Photo cred - Paul Eifert

You may have tried your best to repress the dark memories of winter 2013-14, the season being particularly cold and awful, even by Montreal standards, but it looks like history is going to repeat itself. According to the Weather Network's head meteorologist Chris Scott, this year's winter will be near-identical to last year's, reports the Globe and Mail, or in basic terms, the next few months are gonna be soul-crushingly cold and snowy.

The reason for the meteorological repeat/Scott's prediction can be rooted back to the water temperatures of the Pacific Ocean, which is one of the main influences on the Earth's atmosphere. Right now, parts of the Pacific Ocean (South America-central Pacific) are a tad warmer than normal, a warm phase known as El Nino.

Scott describes this year's El Nino as "weak," just like last year, which creates harsh winters. So, thanks to this meteorological process, we can look forward to "below-average temperatures and near-normal precipitation" in Quebec. At least now we have something to blame, even if its just a natural weather process.

A small respite is the fact that, at least according to Scott, we won't be locked into last year's awful weather until January and February. December is slated to be a 4 year old hopped up on sugar type of month, with large leaps between highs and lows in temperatures.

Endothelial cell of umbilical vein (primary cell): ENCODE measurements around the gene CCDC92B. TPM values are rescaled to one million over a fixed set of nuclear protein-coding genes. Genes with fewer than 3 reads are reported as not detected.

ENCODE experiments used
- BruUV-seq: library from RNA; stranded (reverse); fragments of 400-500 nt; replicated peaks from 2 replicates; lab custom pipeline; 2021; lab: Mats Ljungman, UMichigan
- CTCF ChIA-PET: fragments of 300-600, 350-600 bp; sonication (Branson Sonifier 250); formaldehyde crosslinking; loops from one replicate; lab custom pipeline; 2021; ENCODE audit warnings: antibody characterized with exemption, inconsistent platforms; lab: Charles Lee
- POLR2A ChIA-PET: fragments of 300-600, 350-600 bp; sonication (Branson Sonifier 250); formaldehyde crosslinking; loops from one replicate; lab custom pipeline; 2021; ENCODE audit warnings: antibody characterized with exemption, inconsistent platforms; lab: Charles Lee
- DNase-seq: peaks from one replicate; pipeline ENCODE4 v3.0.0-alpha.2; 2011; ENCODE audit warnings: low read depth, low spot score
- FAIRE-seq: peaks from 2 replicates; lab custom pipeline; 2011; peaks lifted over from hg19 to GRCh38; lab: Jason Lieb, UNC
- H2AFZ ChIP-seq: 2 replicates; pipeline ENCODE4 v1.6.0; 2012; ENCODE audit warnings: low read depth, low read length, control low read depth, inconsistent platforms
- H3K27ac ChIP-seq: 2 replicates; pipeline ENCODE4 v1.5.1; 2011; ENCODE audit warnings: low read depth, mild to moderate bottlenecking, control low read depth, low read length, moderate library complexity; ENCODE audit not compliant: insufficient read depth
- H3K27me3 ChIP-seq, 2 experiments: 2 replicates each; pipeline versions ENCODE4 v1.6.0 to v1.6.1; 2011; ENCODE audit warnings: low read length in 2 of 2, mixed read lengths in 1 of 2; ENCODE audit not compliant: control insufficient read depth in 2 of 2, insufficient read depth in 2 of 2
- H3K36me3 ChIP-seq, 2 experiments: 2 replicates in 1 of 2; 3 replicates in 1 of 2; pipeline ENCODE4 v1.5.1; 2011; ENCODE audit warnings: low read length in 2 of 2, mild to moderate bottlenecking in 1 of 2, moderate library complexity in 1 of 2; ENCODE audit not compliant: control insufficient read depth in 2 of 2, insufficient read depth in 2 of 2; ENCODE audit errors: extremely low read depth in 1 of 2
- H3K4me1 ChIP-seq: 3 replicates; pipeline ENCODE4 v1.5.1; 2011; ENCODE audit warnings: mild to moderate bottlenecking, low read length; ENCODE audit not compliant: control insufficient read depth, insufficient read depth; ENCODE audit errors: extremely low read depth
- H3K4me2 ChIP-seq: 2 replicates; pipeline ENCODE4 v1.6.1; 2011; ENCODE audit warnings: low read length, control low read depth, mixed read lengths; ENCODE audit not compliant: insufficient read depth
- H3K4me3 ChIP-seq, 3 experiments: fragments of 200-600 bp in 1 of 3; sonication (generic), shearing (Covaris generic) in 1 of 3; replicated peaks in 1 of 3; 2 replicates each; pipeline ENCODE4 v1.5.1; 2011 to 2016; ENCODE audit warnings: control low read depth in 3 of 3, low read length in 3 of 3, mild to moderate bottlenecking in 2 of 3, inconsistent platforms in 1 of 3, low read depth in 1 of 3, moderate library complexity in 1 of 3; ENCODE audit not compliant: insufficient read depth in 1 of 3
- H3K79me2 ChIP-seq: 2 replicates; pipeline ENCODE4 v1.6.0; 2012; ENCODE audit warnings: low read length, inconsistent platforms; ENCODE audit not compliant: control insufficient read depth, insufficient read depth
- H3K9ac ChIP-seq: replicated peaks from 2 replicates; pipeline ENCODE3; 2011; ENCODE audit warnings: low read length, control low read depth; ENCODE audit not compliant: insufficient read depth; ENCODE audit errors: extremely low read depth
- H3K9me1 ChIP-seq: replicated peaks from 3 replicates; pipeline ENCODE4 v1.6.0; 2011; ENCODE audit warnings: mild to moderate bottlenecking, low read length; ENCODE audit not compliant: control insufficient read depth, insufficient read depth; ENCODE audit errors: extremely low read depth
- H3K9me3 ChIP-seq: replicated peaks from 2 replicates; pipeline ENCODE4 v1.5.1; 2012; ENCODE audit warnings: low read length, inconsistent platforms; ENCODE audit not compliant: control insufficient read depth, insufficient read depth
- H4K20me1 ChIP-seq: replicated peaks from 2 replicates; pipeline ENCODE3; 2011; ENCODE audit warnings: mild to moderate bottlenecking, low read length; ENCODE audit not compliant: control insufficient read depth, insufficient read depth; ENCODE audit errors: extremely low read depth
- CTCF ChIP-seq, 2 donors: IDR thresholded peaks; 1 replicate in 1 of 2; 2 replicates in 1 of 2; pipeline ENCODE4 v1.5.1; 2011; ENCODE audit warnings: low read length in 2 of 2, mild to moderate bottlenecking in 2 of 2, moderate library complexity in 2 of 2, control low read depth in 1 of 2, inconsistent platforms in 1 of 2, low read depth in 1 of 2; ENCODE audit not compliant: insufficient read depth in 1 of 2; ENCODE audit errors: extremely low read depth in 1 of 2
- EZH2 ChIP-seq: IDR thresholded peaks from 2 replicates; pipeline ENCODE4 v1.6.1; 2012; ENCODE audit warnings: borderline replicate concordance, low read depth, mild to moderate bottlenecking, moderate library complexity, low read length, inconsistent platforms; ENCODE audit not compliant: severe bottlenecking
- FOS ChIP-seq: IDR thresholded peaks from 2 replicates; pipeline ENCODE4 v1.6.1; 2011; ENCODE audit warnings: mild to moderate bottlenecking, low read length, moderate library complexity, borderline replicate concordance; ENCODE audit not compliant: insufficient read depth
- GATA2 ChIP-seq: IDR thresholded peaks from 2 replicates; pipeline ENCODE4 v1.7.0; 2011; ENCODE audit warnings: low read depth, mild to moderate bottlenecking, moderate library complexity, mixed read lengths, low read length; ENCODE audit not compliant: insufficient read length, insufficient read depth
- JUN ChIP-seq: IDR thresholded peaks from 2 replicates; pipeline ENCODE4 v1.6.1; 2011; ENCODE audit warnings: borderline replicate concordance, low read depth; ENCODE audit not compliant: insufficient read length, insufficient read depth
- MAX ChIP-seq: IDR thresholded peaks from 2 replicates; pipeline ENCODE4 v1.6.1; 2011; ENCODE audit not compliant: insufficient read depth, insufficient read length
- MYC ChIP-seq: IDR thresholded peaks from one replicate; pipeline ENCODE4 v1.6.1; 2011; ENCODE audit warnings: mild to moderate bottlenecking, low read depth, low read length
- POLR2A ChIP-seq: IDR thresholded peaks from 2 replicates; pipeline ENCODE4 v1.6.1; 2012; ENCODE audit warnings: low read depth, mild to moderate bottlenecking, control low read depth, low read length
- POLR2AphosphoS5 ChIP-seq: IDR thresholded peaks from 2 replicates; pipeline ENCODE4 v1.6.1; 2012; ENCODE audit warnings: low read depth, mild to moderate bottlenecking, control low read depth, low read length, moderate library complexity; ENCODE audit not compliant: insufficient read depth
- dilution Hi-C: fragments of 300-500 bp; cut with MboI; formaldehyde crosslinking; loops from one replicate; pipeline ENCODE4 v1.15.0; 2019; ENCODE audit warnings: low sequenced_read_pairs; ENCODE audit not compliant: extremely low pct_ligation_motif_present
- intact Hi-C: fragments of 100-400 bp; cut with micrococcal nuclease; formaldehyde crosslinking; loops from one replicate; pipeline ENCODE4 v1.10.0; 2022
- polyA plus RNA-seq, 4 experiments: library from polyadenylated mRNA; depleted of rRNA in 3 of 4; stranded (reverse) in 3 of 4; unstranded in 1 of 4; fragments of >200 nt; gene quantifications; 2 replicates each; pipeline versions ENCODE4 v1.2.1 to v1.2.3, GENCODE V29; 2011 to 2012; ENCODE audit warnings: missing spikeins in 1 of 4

In terms of this year's snowfall-rate, Scott gave a classic meteorologist/politician's response, stating that precipitation could be lower than last year, if storms concentrate over the U.S., or the opposite could be true. To quote Scott: “We can either get a lot of snow in Ontario and Quebec, or we can get a meagre snowfall." Or in other words: I have no clue and lets see what happens.

So sophisticated weather-tracking and the analysis of atmospheric processes pretty much told us this: winter will be cold. Thank Odin we cleared that one up.


Are you looking for more? Click here for 10 Things Montrealers Fear Most About Winter In The City >

For more on all things Montreal, follow Michael on Twitter @MDAlimonte

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